Fiat Qubo MPV (2009 - ) review
Read the Fiat Qubo MPV (2009 - ) car review by Auto Trader's motoring experts, covering price, specification, running costs, practicality, safety and how it drives.The Auto Trader expert verdict: 2.8 The Fiat Qubo is impressively practical for such a small car, and a range of efficient engines make it cheap to run, too. However, the best small MPVs are better in many other areas, and won’t cost you much more in the long term.
- Decent boot
- Impressive passenger space and easy access
- Simple to park
- It’s very slow
- Cheap-feeling interior
- Short on safety kit
At a glance
Thanks to its tall, boxy shape, it’s obvious the Fiat Qubo is based on a van, but that doesn’t mean the design is completely without flair. With a big grille and protruding front bumper, it has a friendly look that will appeal to some family-focused customers. Granted, the Qubo doesn’t look as elegant as the Citroen C3 Picasso or Nissan Note, but it has a certain individuality that some buyers will love. If you’re after something that looks a little more rugged than the average Qubo, the Trekking model gets a 4×4-style makeover, with a raised ride height and skid plates front and rear.
The Qubo’s commercial vehicle roots are evident inside the cabin. You sit high and upright in front of a very simple dashboard, so finding and using the various functions is very easy indeed. The seats are comfortable and visibility is good in all directions. However, there’s not much to get excited about: the colour scheme is rather drab and the plastics are hard, scratchy and unappealing.
The Qubo’s boxy shape gives a tall, wide and reasonably long load space that measures 330 litres with all five seats in place. You get a lot more with the rear seats folded down, and if you can find enough strength to remove them altogether (you’ll need plenty, because they’re very heavy), you get the sort of cargo space that the Qubo’s van-like proportions suggest. Unfortunately, the rear seats don’t have the sliding function that those in many rival MPVs do, so versatility is a little bit limited, but it does have sliding rear doors that make getting in and out very easy when you’re in a tight parking space. One you’re in, headroom is generous and legroom is pretty good, too.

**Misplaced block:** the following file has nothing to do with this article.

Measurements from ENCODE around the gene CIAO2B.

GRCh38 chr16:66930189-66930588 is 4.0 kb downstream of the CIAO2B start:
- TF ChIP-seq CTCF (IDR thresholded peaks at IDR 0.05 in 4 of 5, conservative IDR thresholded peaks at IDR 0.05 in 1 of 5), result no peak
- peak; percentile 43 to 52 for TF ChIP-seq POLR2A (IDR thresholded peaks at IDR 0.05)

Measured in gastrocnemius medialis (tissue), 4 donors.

Ride and handling
You want an MPV to have a comfortable ride, and the Qubo delivers. The soft suspension makes it comfortable on most types of road, mopping up lumps and bumps effectively. However, the payoff is that you feel plenty of body roll in bends, and you’ll often hear the suspension going about its work. The light steering won’t give you much confidence, either, but it’s a big plus-point at lower speeds because it makes the car very easy to manoeuvre. We haven’t yet driven the Trekking model, which comes with a raised ride height and an electronic system designed to maximise traction in slippery conditions.
All Qubos come with a 1.3-litre diesel engine, one version giving 74bhp and the other giving 94bhp. We haven’t tried the more powerful unit yet, but its superior on-paper figures sound very appealing because the lower-powered version is desperately slow. You’ll often need to shift down a gear to make it up even moderate inclines, and you can pretty much forget about overtaking anything. Most of the Qubo’s rivals are stronger and more flexible, and are therefore more relaxing to drive.
While performance isn’t great, fuel economy is rather better. Whichever version of the diesel engine you choose, you’ll get an official fuel figure of 68.9mpg, which is pretty impressive. CO2 emissions are correspondingly low, making this a cheap company car. It’s not as affordable to buy as the Peugeot Bipper Tepee, with which it shares most of its parts, but you do get more kit for your cash, and the Qubo still undercuts many rival small MPVs. Bear in mind, though, that the car’s limited appeal on the used market will mean fairly weak resale values.
The Qubo is based on a van, and that in itself should make it as tough as old boots. It should also give it the ability to take high mileages in its stride. Fiat performs reasonably well in Warranty Direct’s Reliability Index, sitting in the top half of the manufacturer standings.
Electronic stability control is fitted as standard across the range, along with driver, passenger and side airbags. However, curtain ‘bags aren’t available, even as options. The Qubo itself hasn’t been crash-tested by Euro NCAP, but the near-identical and now-defunct Citroen Nemo Multispace scored only three out of five stars. Granted, the Fiat does have more safety kit than the Citroen did, but the signs still aren’t all that encouraging when most rivals these days score the full five stars.
Three trim levels are available. The basic Active trim is a little too basic, with electric front windows, remote locking and CD player, but not much else. MyLife trim adds essentials like air-con, Bluetooth hands-free, alloys and a leather steering wheel, making it our favourite. Trekking models top the range, and get longitudinal roof bars and tinted rear windows, along with the clever traction system.
The Fiat Qubo gives you lots of interior space without taking up much space on the road. It’s not as affordable to buy as the Peugeot Bipper Tepee, but it is much more generously equipped. You still have to make other compromises, though, most notably in performance and quality. Other small MPVs are better in many other areas, too.